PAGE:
approxtimes = First /@ FindClusters[#] & /@ nf[intersections, {All, rad}]
  {{14.2283, 12.6884}, {0.175879, 1.74677}, {12.2531, 10.6247},
   {4.38008, 2.62039}, {8.69479, 6.90757}}

Solving for the intersections

For simple intersections (of two branches), FindRoot is sufficient. The following returns the points of intersection and the times the curve passes through each.

 Function[{pt, t0},
  {{x[t], y[t]} /. # /. First@sol, #} &@
     FindRoot[{x[t], y[t]} == {x[s], y[s]} /. First[sol], {t, #1}, {s, #2}] & @@ t0],
 {intersections, approxtimes}
  {{{-0.0434545, -0.990458}, {t -> 14.2286, s -> 12.6877}},
   {{0.173592, 0.976449}, {t -> 0.175734, s -> 1.74863}},
   {{0.38622, -1.02623}, {t -> 12.2491, s -> 10.6203}},
   {{0.998544, 1.03025}, {t -> 4.38009, s -> 2.62287}},
   {{1.87043, -0.508036}, {t -> 8.69794, s -> 6.9039}}}

For intersections of higher multiplicity, minimizing the sum of squares of the differences with FindMinimum will yield the points of intersections and times. One could add a check that the minimum is in fact close to zero to check for spurious solutions.

 Function[{pt, t0},
  {{x[t[1]], y[t[1]]} /. # /. First@sol, #} &@ Last[
        FindMinimum @@ {
          Total[Differences[({x[#], y[#]} & /@ #)]^2, 2] /. 
           First[sol], Sequence @@ Transpose[{##}]
          }] & @@ {Array[t, Length[#]], #} &@t0],
 {intersections, approxtimes}

To illustrate the issues with multiple intersections, consider the 3-petal rosette:

sol = NDSolve[
 {{x'[t], y'[t]} == D[{Cos[3 t] Cos[t], Cos[3 t] Sin[t]}, t], {x[0], y[0]} == {1, 0}},
 {x, y}, {t, 0, Pi}];

The procedure above yields three approximate points of intersection:

(*  {{-0.00221279, 0.00330872}, {-0.0021968, -0.00154454}, {0.00171799, 0.000895285}}  *)

With FindMinimum they reduce to the same point (approximately the origin):

{{{4.47922*10^-7, 2.79*10^-7}, {t[1] -> 0.523599, t[2] -> 2.61799, t[3] -> 1.5708}},
 {{4.47922*10^-7, 2.79*10^-7}, {t[1] -> 0.523599, t[2] -> 2.61799, t[3] -> 1.5708}},
 {{4.47922*10^-7, 2.79*10^-7}, {t[1] -> 0.523599, t[2] -> 2.61799, t[3] -> 1.5708}}}

Return to initial position

You can use WhenEvent to determine when the system returns to its initial position. Since it may not return exactly, one has to use one's judgement about how close to the initial position will be counted as a "return." The way I'm proposing is to monitor one variable. When it returns to its initial value, check whether the other variables have returned to their initial values.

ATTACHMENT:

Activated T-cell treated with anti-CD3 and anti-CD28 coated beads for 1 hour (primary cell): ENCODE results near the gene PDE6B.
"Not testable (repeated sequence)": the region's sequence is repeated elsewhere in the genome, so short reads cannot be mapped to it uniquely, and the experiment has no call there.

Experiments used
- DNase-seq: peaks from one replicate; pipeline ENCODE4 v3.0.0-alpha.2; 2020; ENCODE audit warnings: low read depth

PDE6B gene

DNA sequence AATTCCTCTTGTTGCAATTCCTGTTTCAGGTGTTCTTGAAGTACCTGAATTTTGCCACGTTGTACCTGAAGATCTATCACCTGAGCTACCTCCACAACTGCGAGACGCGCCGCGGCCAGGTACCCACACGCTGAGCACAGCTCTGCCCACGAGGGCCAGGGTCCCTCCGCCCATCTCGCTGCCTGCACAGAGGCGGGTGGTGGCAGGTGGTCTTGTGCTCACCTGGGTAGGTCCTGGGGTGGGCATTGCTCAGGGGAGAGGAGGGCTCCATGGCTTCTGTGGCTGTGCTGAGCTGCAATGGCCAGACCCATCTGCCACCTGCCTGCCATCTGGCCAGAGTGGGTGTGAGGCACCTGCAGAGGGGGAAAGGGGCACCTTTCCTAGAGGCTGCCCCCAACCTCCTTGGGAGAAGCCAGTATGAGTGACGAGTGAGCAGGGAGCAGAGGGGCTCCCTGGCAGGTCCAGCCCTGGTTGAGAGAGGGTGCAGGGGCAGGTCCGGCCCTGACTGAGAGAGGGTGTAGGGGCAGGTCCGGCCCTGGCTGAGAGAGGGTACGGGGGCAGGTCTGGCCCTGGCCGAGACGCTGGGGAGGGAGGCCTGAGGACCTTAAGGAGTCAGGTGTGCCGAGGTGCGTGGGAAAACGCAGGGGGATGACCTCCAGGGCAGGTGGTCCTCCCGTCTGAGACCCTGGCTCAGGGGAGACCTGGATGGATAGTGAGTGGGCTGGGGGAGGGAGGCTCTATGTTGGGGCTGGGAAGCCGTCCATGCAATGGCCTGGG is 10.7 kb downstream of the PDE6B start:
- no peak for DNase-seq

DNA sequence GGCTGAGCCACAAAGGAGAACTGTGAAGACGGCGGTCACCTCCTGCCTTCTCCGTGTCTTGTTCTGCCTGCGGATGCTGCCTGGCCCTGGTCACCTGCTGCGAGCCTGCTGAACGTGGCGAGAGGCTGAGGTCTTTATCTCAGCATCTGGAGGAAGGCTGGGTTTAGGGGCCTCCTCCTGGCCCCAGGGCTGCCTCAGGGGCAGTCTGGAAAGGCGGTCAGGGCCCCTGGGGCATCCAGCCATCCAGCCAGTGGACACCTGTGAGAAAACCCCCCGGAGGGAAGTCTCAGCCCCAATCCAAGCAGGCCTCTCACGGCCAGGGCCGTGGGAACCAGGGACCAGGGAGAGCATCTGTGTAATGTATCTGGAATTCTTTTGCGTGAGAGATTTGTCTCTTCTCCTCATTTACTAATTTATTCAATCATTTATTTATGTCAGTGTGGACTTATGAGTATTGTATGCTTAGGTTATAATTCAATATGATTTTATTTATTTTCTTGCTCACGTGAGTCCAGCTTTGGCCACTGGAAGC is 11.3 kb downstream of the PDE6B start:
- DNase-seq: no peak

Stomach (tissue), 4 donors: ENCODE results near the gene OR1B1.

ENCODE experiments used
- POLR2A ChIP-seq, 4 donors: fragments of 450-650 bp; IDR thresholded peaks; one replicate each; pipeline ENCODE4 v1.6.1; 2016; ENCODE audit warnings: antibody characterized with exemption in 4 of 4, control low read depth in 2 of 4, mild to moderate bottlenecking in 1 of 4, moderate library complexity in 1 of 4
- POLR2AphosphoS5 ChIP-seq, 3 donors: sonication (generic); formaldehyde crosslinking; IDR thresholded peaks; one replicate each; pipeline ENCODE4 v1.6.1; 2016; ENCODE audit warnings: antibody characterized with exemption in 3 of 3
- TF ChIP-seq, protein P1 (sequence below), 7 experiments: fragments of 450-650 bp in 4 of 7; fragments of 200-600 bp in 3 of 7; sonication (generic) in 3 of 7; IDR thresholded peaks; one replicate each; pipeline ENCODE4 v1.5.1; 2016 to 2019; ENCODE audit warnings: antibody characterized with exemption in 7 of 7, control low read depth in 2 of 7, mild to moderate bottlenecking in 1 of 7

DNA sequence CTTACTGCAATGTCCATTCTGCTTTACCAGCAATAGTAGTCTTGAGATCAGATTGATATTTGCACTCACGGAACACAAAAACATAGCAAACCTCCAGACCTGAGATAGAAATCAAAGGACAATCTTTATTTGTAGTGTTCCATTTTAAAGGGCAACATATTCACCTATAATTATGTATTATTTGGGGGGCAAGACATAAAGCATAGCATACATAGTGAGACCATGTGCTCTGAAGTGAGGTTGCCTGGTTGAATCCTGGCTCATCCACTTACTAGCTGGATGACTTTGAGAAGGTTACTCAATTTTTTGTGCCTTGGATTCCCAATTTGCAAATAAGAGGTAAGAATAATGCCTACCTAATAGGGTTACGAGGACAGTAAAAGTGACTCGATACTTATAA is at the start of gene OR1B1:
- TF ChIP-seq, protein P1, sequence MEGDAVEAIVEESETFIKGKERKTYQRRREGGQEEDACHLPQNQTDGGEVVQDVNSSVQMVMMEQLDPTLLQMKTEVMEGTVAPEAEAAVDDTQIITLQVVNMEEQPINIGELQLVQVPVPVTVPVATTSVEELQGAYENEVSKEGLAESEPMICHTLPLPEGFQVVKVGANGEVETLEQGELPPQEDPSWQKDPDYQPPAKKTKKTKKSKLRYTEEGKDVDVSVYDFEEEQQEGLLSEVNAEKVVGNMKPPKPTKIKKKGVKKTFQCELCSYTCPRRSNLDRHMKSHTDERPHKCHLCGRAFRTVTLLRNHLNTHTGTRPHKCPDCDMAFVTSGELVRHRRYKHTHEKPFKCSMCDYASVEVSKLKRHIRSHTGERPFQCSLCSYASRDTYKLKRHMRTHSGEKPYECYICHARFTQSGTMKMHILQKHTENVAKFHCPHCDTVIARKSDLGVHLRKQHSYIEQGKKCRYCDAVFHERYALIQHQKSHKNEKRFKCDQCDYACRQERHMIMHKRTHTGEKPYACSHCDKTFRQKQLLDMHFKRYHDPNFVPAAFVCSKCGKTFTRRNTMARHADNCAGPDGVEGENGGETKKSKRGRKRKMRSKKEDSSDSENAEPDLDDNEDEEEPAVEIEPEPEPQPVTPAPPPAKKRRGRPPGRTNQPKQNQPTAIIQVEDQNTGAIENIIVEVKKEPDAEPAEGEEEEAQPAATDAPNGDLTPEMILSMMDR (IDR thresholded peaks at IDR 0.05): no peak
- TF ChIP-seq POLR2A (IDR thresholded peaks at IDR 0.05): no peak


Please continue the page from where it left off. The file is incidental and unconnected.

We define the initial conditions ics and measure the return with EuclideanDistance:

ics = {x[0], x'[0], y[0], y'[0]} == {xInit, xInitVel, yInit, yInitVel}
return = EuclideanDistance @@ ics /. h_[0] :> h[t]}

The one has to pick a value to compare return to; below I used 10^-6.

curvatureConst = -2.2598969107936748290654804804944433271884918212890625;
ics = {x[0], x'[0], y[0], y'[0]} == {xInit, xInitVel, yInit, yInitVel};
With[{return = EuclideanDistance @@ ics /. h_[0] :> h[t]},
  sol = NDSolve[{k == curvatureConst, (x'[t])^2 + (y'[t])^2 == 1, ics,
     WhenEvent[x[t] == xInit, If[return < 10^-6, "StopIntegration", {}]]},
    {x, y}, {t, maxTime}]
plot = ParametricPlot @@ {{x[t], y[t]} /. First@sol, 
   Flatten[{t, x["Domain"] /. sol}]}

Mathematica graphics

We can see that integration was stopped at t == 8.13255:

x["Domain"] /. sol
(*  {{0., 8.13255}}  *)

Note the documentation might lead you to believe that the following would be equivalent to the WhenEvent above:

WhenEvent[x[t] == xInit && return < 10^-6, "StopIntegration"]

But at the step taken, the value of return needs be less than 10^-6. In fact, it is greater than 10^-3. So you would have to use something like

WhenEvent[x[t] == xInit && return < 10^-2, "StopIntegration"]

to detect the return. The event location procedure finds the time when x[t] == xInit occurs, and it happens that the value of return at that point is actually about 4*10^-8. But if it were only slightly less than 10^-2, then integration would be stopped. Thus approach I used originally gives somewhat finer control.

  • $\begingroup$ FindIntersections is apparently unreliable: (41496) $\endgroup$
    – Mr.Wizard
    Jun 26, 2015 at 7:36
  • $\begingroup$ Is there a 3D version of this function, by chance? $\endgroup$
    – Guillochon
    Jun 26, 2015 at 16:52
  • $\begingroup$ @Mr.Wizard I feel, from intuition or experience, that one cannot compare that use-case to the OP's for many reasons, given the sort of problem the OP poses. While the actual turf on which FindIntersections might be champion is obscure (at least on MSE), I would be more convinced by an example similar to this one in which it failed, and not just in the (literal) edge-cases. I have not yet seen one. One can "fix" the approach in q/41496 by replacing Line by Polygon and subdividing the line appropriately: i.stack.imgur.com/tq7PI.png $\endgroup$
    – Michael E2
    Jun 26, 2015 at 23:53
  • 1
    $\begingroup$ @Guillochon Not that I know of. (FWIW, the comments under mathematica.stackexchange.com/a/13714 mention this.) $\endgroup$
    – Michael E2
    Jun 27, 2015 at 16:26